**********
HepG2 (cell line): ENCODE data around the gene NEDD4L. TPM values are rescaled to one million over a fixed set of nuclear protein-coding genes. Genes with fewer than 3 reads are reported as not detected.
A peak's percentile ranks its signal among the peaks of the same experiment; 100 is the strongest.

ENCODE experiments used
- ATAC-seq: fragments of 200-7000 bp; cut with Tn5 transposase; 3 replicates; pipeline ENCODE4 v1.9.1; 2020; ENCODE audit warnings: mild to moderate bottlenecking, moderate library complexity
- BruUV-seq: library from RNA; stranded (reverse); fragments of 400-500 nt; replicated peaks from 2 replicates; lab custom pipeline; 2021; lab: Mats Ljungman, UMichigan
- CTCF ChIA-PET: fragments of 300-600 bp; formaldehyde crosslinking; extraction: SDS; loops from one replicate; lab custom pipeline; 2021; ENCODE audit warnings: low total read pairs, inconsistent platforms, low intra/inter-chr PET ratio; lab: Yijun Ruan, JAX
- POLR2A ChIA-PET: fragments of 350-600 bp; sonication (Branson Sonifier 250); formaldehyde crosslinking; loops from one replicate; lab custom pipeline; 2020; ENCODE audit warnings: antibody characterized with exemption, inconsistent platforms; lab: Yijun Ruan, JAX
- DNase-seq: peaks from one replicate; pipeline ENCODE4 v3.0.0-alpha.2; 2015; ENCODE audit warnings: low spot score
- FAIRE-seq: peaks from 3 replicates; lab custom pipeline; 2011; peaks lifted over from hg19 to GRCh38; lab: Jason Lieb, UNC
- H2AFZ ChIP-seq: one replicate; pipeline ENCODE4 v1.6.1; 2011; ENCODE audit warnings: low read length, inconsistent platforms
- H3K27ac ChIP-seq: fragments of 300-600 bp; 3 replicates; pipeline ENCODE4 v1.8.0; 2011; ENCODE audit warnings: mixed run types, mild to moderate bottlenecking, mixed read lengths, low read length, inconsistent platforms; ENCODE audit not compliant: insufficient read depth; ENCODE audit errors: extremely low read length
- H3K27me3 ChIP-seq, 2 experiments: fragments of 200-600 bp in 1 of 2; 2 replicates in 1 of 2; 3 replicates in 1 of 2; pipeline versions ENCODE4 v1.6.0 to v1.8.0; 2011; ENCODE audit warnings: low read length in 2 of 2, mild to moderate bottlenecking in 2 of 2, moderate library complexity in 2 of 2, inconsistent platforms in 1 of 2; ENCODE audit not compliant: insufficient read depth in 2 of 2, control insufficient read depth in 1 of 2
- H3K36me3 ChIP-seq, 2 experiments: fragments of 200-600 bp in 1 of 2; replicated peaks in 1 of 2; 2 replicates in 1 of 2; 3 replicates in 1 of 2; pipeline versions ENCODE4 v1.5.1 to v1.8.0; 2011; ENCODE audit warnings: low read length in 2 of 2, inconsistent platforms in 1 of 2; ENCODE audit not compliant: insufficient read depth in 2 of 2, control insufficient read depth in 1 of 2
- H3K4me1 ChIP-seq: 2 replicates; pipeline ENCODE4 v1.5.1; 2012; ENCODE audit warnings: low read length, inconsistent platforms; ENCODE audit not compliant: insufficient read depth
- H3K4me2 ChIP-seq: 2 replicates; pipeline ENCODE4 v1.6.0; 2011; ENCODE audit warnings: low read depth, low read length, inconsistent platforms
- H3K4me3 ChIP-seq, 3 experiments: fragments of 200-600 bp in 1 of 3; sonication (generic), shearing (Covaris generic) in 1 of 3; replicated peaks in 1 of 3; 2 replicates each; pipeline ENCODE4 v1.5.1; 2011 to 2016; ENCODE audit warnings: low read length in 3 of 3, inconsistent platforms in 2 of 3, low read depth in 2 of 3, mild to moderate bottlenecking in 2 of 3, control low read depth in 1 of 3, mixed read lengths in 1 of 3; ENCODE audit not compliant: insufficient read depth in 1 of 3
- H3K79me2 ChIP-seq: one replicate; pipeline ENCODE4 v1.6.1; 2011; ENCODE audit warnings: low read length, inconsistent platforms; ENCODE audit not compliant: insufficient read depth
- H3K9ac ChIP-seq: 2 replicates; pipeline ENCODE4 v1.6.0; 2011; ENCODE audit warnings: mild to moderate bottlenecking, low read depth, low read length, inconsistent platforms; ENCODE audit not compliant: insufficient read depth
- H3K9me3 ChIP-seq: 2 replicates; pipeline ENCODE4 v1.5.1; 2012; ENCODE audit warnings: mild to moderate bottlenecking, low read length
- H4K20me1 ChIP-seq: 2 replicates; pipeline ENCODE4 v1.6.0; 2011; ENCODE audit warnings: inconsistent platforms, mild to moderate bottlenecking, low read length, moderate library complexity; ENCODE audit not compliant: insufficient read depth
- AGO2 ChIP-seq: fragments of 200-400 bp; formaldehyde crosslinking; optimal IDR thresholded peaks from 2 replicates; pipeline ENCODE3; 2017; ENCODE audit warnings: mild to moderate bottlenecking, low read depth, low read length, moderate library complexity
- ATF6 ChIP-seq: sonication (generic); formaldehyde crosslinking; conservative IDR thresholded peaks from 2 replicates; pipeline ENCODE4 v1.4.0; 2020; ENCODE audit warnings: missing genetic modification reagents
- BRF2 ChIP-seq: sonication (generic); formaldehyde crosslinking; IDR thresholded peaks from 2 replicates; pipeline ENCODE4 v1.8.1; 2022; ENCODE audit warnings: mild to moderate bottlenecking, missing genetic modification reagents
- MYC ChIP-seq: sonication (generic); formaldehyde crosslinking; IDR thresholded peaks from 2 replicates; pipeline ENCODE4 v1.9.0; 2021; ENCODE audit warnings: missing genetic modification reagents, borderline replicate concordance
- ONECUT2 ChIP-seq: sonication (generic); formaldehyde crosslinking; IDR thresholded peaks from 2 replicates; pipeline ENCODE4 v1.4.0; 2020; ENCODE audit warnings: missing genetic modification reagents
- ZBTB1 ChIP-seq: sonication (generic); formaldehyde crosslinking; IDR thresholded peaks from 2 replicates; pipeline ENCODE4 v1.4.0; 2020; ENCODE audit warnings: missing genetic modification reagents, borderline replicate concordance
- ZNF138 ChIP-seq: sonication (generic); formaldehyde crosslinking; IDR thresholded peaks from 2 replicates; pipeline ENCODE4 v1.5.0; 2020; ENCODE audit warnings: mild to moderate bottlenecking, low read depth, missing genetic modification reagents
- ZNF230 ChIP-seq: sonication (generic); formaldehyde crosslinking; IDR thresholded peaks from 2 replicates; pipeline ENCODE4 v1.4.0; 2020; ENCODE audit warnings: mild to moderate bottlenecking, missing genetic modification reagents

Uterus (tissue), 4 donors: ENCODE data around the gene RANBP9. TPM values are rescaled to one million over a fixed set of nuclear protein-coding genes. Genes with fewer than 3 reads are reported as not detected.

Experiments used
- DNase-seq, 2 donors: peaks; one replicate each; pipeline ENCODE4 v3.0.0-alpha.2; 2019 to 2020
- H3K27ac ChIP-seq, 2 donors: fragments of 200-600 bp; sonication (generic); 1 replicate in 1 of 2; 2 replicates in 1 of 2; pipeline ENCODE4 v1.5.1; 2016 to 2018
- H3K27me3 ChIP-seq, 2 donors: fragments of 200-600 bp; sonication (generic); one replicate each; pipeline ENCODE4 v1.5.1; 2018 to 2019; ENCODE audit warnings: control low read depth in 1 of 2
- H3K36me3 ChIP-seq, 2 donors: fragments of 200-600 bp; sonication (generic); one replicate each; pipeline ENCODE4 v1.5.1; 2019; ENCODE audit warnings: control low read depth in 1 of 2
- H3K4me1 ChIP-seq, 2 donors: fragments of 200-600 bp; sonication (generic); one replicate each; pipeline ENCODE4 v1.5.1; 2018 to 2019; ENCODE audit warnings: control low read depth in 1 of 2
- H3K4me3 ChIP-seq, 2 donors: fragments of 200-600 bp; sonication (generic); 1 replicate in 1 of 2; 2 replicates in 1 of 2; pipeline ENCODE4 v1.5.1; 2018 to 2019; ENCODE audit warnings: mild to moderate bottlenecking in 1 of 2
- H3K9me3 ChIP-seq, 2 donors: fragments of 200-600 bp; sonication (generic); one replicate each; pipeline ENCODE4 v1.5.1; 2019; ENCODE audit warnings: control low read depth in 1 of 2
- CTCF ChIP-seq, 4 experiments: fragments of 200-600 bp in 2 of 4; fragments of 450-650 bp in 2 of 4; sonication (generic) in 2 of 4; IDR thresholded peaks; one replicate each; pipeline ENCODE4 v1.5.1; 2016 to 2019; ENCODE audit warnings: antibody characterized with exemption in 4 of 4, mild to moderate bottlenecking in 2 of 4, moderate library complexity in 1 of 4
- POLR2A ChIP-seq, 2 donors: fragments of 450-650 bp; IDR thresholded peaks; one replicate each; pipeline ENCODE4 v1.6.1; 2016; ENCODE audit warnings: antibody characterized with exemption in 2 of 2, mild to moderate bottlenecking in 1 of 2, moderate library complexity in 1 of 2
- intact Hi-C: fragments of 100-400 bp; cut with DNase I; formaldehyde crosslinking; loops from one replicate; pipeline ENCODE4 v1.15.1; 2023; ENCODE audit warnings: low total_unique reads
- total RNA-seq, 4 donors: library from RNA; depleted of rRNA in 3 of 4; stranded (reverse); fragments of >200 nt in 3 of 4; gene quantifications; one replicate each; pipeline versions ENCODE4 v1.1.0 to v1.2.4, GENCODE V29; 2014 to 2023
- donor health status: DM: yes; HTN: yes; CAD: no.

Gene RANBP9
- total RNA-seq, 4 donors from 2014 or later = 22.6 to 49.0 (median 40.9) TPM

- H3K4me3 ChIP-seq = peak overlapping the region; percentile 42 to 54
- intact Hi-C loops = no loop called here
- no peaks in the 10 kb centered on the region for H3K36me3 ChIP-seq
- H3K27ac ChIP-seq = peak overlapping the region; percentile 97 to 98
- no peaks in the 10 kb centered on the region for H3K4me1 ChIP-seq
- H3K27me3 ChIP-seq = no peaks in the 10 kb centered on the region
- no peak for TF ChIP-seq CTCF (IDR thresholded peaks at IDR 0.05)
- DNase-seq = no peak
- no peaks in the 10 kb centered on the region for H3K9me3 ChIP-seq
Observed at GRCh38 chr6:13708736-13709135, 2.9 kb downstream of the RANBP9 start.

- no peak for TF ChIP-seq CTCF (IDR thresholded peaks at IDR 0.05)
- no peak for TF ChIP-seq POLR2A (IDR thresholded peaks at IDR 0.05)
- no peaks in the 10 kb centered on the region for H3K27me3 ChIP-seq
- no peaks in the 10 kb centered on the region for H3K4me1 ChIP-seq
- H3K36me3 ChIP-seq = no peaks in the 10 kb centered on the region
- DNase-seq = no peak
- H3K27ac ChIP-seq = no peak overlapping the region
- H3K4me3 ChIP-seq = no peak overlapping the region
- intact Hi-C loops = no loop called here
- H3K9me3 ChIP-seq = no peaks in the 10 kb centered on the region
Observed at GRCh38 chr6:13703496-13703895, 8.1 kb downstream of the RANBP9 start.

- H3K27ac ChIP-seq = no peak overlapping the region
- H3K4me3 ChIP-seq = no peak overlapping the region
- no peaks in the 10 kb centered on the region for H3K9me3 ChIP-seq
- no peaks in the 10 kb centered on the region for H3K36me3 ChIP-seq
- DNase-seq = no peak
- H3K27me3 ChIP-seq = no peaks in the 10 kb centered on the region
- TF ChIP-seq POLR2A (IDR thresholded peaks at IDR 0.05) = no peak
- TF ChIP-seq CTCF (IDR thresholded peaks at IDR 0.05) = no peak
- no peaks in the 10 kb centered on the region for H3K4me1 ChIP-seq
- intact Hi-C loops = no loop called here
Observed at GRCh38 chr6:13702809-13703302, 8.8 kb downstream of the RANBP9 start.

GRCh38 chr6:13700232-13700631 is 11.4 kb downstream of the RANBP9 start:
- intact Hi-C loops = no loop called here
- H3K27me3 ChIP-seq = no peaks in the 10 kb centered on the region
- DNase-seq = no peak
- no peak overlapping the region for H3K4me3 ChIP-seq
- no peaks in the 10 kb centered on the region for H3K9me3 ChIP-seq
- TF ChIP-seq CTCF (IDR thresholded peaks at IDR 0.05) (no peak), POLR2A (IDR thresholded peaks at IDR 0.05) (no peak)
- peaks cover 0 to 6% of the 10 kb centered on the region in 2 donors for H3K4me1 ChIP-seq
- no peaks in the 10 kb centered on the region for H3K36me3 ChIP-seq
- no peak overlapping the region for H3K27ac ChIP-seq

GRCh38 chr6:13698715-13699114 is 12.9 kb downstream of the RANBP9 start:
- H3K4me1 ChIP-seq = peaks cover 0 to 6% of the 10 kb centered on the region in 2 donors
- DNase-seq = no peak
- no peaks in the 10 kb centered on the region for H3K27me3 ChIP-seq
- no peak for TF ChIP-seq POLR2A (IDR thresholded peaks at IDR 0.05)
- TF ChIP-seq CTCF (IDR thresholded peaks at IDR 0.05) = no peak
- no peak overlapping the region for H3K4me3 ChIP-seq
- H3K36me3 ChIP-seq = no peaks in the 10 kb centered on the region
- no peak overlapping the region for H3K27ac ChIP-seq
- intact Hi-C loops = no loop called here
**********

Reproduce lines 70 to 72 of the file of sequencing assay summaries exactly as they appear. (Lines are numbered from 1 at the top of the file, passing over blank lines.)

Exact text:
- DNase-seq = no peak
- H3K27me3 ChIP-seq = no peaks in the 10 kb centered on the region
- TF ChIP-seq POLR2A (IDR thresholded peaks at IDR 0.05) = no peak